Tech and politics: After David Shor, a political data analyst at Civis Analytics, tweeted a summary of a research paper by Omar Wasow suggesting that nonviolent protests in the 1960s did more to move public opinion in a progressive direction than violent ones, he was criticized by colleagues and others for, as one put it, “using his anxiety and ‘intellect’ as a vehicle for anti-blackness,” and a few days later Shor was fired. Jonathan Chait of New York magazine cites this episode as a sign than “illiberal” norms are spreading among progressive circles. Jennifer Brea, Wasow’s spouse, tweeted in support of Shor, saying his firing was “nuts.”
Related: Jess Morales Rocketto, who was Hillary Clinton’s digital director in 2016, posted a twitter thread arguing that anti-blackness is a serious problem in “Political Data World,” noting that Civic Analytics was perhaps the most prominent purveyor of a data-driven approach to voter engagement that valued “efficiency” and “cost per voter” in ways that systematically entrenched whites in the field and culture of political tech. Read the whole thread, it’s important.
An open letter to Change.org from former employees upset that the for-profit company was making millions from a number of higher popular petitions related to George Floyd appears to have prompted the company to make a number of new commitments, including putting $6 million in a dedicated fund for supporting racial justice campaigning efforts and $1.5 million to build new staff team focused entirely on racial justice organizing. Acting CEO Nick Allardice also committed to a raft of internal structural changes “to address systemic racism within our organization.”
Online donations and sign-ups to racial justice organizations have exploded in recent weeks, Shane Goldmacher reports for The New York Times. Color of Change’s membership has quadrupled from 1.7 million to 7 million, for example. Two national bail funds reported receiving more than $90 million.
Here’s a stunning map of more than 3,500 local Black Lives Matters protests that have taken place in the United States since the murder of George Floyd on May 25th.
Here’s a crowd-sourced list and map of George Floyd protests of greater than 100 people made by Wikipedia users.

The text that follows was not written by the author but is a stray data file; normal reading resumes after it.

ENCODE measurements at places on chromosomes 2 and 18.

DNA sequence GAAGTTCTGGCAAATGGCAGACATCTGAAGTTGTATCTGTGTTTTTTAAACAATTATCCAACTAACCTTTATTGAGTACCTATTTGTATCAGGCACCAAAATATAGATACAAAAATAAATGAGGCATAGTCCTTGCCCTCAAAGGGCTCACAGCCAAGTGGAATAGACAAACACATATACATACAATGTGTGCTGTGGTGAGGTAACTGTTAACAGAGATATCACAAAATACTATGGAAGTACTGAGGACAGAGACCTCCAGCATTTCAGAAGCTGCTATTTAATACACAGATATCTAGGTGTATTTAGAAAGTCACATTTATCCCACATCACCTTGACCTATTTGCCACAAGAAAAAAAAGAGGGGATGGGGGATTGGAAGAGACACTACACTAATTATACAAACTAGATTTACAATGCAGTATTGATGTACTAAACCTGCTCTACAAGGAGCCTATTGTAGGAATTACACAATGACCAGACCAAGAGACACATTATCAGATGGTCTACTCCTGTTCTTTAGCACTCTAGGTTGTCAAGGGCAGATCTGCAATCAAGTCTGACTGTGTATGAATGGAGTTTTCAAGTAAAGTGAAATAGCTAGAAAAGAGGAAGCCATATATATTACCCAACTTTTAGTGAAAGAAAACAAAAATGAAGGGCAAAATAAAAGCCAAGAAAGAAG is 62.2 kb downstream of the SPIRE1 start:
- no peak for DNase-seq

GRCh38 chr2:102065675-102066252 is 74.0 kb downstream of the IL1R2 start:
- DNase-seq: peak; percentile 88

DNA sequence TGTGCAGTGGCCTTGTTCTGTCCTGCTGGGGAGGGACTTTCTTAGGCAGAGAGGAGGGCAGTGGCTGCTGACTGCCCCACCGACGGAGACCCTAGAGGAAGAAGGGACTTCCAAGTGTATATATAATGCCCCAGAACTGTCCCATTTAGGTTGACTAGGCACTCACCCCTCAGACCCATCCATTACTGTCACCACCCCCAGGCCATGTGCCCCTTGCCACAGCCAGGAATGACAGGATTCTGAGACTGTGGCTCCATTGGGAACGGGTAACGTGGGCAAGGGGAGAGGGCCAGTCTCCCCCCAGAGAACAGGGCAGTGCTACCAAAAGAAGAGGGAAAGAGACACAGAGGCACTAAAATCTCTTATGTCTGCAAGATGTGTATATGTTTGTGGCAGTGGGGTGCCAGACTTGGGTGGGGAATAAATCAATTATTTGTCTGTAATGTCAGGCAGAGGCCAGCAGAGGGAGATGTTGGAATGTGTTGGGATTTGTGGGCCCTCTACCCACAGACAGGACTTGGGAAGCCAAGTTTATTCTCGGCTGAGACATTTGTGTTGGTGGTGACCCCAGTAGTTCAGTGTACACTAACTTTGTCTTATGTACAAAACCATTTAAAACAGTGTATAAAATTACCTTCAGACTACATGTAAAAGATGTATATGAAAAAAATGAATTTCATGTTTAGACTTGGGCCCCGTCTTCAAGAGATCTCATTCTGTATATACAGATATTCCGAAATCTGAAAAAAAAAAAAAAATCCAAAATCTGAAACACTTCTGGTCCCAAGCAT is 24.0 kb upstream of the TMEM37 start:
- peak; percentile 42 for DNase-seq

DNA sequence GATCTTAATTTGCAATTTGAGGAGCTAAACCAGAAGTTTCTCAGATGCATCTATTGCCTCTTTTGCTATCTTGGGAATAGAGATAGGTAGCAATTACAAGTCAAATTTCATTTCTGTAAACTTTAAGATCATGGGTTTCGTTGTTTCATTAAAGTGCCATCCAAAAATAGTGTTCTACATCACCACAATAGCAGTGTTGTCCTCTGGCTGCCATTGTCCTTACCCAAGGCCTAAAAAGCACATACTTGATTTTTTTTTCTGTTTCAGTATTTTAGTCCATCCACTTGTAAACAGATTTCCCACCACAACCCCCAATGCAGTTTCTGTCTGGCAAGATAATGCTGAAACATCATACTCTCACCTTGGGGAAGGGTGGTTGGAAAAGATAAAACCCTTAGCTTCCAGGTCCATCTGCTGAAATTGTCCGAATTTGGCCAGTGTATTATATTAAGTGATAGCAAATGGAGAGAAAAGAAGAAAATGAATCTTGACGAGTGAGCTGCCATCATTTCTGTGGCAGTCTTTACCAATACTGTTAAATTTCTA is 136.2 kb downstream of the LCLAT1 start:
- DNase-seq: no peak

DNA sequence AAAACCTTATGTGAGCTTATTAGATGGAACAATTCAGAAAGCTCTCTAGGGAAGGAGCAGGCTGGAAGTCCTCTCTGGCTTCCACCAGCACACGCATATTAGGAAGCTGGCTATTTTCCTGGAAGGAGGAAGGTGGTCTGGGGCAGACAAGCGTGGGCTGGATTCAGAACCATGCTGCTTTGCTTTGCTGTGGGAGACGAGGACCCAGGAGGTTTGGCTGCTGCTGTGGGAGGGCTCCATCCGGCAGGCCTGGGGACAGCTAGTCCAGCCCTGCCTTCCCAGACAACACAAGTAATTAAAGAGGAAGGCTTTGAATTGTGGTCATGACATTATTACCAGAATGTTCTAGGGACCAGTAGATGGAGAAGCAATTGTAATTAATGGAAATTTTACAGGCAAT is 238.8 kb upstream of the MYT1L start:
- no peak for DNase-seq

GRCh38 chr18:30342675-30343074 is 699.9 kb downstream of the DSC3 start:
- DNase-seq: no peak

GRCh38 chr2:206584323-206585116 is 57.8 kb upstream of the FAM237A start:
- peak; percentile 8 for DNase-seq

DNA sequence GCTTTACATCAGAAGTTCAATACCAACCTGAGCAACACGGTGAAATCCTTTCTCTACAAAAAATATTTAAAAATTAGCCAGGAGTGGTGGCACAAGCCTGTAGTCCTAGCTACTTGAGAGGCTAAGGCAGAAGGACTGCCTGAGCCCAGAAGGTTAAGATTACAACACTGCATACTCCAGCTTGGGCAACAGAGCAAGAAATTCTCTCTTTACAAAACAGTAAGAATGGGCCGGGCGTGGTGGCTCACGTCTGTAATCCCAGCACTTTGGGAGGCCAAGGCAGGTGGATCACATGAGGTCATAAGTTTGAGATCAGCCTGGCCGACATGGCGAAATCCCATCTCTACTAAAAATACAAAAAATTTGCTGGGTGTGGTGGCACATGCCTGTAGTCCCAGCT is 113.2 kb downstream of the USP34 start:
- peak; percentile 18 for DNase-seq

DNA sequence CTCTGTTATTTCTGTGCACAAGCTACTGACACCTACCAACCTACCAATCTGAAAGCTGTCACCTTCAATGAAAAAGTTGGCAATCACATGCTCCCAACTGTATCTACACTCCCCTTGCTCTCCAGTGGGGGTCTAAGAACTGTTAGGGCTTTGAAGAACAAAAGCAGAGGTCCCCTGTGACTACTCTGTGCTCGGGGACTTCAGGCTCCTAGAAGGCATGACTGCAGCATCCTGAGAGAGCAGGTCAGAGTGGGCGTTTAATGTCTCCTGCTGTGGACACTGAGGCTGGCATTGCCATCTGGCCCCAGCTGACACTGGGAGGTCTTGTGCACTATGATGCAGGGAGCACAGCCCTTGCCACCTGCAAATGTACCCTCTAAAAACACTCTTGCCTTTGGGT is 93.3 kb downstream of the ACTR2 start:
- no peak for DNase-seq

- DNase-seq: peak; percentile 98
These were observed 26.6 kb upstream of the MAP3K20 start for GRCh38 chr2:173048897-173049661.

If you have time to read only one article about the rapid decision by IBM, Amazon and Microsoft to end or pause their sales of facial recognition tools to law enforcement agencies, make it this one by Kate Kaye in Fast Company. She notes that none of the three companies made any move to stop the use of predictive policing or other surveillance tech that they sell. “Limiting the scope of these [announcements] even to law enforcement is insufficient,” Safiya Noble, associate professor at UCLA’s Department of Information Studies and author of Algorithms of Oppression, told Kaye. “We need a full-on recall of all of these technologies.”
Life in Facebookistan: Lee Fang reports for the Intercept that Facebook Workplace, an office collaboration tool similar to Slack, was being marketed by the company to prospective corporate customers as including a tool allowing administrator to remove and block certain trending topics among employees, such as those using the word “unionize.” Robo-pinkertons, anyone?
Dozens of Tunisian, Syrian and Palestinian activists and journalists say their Facebook accounts have been deactivated over the last few months, Olivia Solon reports for NBC News.
Civic tech and COVID-19: Florida’s top data scientist, Rebekah Jones, was fired from her position with the state department of health in mid-May after she refused to manipulate data to support the state’s reopening, as NPR’s Greg Allen reported May 20th. Now, as a private citizen, she’s launched her own dashboard tracking how the state’s counties are dealing with COVID-19. The official state website claims that Florida has an overall infection rate of 5.4% but Jones says that number is misleading, because it counts each time the same individual tests negative as a separate data point, artificially inflating the denominator and making the state infection rate seem lower. Florida is one of 20 states where new COVID-19 cases are rising, but the state’s governor has so far balked at reversing his commitment to keep reopening. Jones is raising money to keep here new site afloat, here.
Deep thoughts: This oped piece in The New York Times by Hahrie Han describing how local community leaders and organizations in Minneapolis self-organized in the wake of George Floyd’s killing, “withdrew their consent” from the city’s police force, and figured out how to keep themselves safe and free of misinformation and fifth columns, is worth careful study and reflection for what it suggests about the potential of today’s movements to reorder society for th